By Russ Lay on January 28, 2013
When word of two large fights and a stabbing began to circulate last year, public statements from law enforcement confirmed that at least some of the people involved were gang members.
Shortly thereafter, police, in conjunction with organizations such as the P.T.A. and the League of Women Voters, began to conduct public meetings to inform residents about the presence of gangs in Dare County and local efforts to contain them.
In the comments section of the Voice and other local and social media, reactions ranged from fear, to support of police actions, to skepticism.
Some readers felt gang activities had been covered up to protect the tourist industry. Others felt the gang problem was being hyped, perhaps by police looking for more funding and manpower.
We sat down with Dare County Sheriff Doug Doughtie and Capt. Charlie Nieman of the Dare County Sheriff’s Office to talk about gangs and how serious the threat really is on the Outer Banks.
We also received the views of two local police chiefs: Kevin Brinkley of Nags Head and Gary Britt of Kill Devil Hills.
When asked if there was an attempt by police to cover up information on gang activity and some of the violence that took place last summer, Doughtie said: “I don’t think that’s the case at all.”
He pointed to the public meetings on gangs and said local police officers were open in discussing gang activity in Dare County, including some of the violent outbreaks.
“I attended the first public meeting in Kill Devil Hills and even though we all work closely together, I was impressed with how well these officers have worked their way into the gang system in a big way,” he said.
Doughtie said the topic of gangs here has been an educational process for the public, nightclub owners and the media. He believes communication among all of these groups will continue to improve.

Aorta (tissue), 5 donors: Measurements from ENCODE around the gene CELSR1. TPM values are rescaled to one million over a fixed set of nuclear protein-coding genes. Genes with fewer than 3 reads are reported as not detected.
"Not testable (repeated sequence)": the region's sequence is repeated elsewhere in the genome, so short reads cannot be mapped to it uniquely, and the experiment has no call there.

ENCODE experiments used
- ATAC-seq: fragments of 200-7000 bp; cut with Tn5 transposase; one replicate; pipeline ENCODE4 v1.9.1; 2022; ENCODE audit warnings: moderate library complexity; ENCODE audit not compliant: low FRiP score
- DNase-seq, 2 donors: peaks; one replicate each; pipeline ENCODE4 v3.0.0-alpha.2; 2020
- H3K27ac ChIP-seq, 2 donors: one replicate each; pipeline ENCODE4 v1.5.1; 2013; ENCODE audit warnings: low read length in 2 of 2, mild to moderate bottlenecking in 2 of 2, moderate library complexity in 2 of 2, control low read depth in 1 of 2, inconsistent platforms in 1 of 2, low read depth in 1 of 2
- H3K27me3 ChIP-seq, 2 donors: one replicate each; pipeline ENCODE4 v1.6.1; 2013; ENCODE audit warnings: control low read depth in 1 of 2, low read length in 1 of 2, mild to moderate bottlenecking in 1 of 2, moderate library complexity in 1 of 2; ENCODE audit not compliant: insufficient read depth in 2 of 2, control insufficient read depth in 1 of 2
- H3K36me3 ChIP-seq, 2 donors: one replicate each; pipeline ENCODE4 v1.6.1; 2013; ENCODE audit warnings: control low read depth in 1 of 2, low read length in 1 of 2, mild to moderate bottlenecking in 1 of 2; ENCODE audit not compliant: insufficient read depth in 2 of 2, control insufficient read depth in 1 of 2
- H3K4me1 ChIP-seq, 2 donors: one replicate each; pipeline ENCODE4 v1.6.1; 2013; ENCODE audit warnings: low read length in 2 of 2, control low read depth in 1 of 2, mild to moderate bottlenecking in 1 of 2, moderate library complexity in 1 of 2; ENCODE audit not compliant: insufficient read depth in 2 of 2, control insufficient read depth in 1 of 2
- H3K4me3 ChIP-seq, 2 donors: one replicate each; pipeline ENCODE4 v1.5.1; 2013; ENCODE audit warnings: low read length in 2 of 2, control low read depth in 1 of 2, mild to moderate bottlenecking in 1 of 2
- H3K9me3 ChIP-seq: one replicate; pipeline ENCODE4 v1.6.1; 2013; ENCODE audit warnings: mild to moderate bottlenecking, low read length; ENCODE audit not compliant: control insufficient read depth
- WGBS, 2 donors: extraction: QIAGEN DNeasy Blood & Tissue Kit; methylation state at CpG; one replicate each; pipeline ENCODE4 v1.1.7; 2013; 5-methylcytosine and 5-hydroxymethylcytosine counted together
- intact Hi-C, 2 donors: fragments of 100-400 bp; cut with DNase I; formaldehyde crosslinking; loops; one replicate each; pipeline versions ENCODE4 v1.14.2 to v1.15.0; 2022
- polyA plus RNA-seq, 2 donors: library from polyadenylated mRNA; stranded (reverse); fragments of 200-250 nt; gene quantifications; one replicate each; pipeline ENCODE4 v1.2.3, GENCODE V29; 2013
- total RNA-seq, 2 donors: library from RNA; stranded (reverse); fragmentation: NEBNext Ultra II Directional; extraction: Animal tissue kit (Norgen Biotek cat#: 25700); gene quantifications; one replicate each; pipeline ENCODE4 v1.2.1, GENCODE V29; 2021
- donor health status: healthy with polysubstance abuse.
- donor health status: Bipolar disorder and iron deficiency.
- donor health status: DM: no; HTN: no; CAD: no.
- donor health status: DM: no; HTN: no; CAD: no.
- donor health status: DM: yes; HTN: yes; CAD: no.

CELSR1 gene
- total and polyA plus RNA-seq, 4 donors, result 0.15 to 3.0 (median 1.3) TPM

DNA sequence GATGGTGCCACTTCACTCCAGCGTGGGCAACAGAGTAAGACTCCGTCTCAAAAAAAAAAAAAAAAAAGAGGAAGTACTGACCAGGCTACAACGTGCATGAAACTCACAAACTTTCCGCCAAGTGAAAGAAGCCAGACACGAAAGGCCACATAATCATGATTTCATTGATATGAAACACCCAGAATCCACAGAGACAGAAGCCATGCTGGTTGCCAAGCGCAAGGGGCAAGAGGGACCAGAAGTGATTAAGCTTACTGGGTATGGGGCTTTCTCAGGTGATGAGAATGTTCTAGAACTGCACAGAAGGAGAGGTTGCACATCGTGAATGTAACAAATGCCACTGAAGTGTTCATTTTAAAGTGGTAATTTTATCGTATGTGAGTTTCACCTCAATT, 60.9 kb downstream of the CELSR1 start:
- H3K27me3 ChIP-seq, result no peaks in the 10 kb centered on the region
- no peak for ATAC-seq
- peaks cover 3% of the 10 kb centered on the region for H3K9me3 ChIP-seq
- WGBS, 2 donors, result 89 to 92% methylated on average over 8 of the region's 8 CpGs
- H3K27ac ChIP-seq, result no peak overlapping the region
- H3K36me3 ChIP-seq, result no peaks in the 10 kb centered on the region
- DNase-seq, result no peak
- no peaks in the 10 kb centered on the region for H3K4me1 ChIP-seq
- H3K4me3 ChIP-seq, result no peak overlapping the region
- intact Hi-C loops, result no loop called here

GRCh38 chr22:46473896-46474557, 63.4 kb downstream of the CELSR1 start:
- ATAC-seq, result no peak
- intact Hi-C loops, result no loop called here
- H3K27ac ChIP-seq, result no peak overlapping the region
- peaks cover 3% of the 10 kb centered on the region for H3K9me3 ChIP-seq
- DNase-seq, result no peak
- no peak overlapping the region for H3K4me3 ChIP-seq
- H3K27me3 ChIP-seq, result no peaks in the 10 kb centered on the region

And what about the fights? Were they gang-related?“Often we don’t know exactly what starts a fight at a certain bar,” he said. “It can be two guys arguing, two women or groups from different counties or schools. But once the fight starts, it seems like everyone from everywhere gets involved, including some who have definite gang affiliations.”
How do they know?
“These are people that have been arrested before, and through that process or their activities in the prison system, we know the people who are in gangs,” Nieman said.
“We work closely with other towns, such as Elizabeth City and we have excellent working relationship with federal agencies.”
Added Doughtie: “We have photos, we know their associations and we monitor social media sites like Facebook, where gang members make their presence known. The local ALE (Alcohol Law Enforcement) agents are also pretty hard-nosed about gang activity, and they know who the players are also.”
Our discussion then turned to the balance between efforts to inform the public while not overstating the problem or creating unnecessary fear.
We asked Sheriff Doughtie, simply: “Does Dare County have a gang problem?” which led to a slightly more complex answer.
“Yes, I think we do have a gang problem, a certain element of activity in the drug trade. It’s driven by drugs and money, and when gangs know drugs can sell for more in Dare County than Elizabeth City, it’s just good business sense that draws them here.”
The public meetings have included information about colors and other markings favored by gangs.
“I don’t want people to think there’s 25 gangs with 10 members each and 250 members living here. And if you see a group of teenagers walking with red bandanas or a pant leg hiked up, are they ‘wannabes’ or the real members?
“The real gang members aren’t walking, they’re driving better cars than I do.”
Nieman described the dilemma in more detail.
“If you go to any town today that has a major gang problem and asked them to look back twenty years ago, when there were only a handful of known gang members, would they do things differently? You can’t stick your head in the sand, you’ve got to do something now.”
The dilemma for law enforcement is how to communicate this to the public in a balanced fashion. There are gang members living here and doing business locally. Their numbers are small, but on weekends, out-of-town members are drawn to the nighttime entertainment at Outer Banks venues.
If law enforcement downplays the budding problem, it could grow right under our noses.
On the other hand, Dare’s gang problem isn’t the stuff of television police dramas. The two widely publicized fights were just that, two fights. And they took place at times when most of us, visitors and locals, had called it a night.
“The times and places you and I go out to eat or move around town are not the times and places these fights have taken taken place,” Doughtie said.
The bulk of gang activity is immersed in drug sales, largely unseen by the average person.
So it is unlikely that most locals or tourists will come face-to-face with or even be aware of gang activity.
Next: We’ll look at why violence has occurred at bars and what local police departments are doing about it.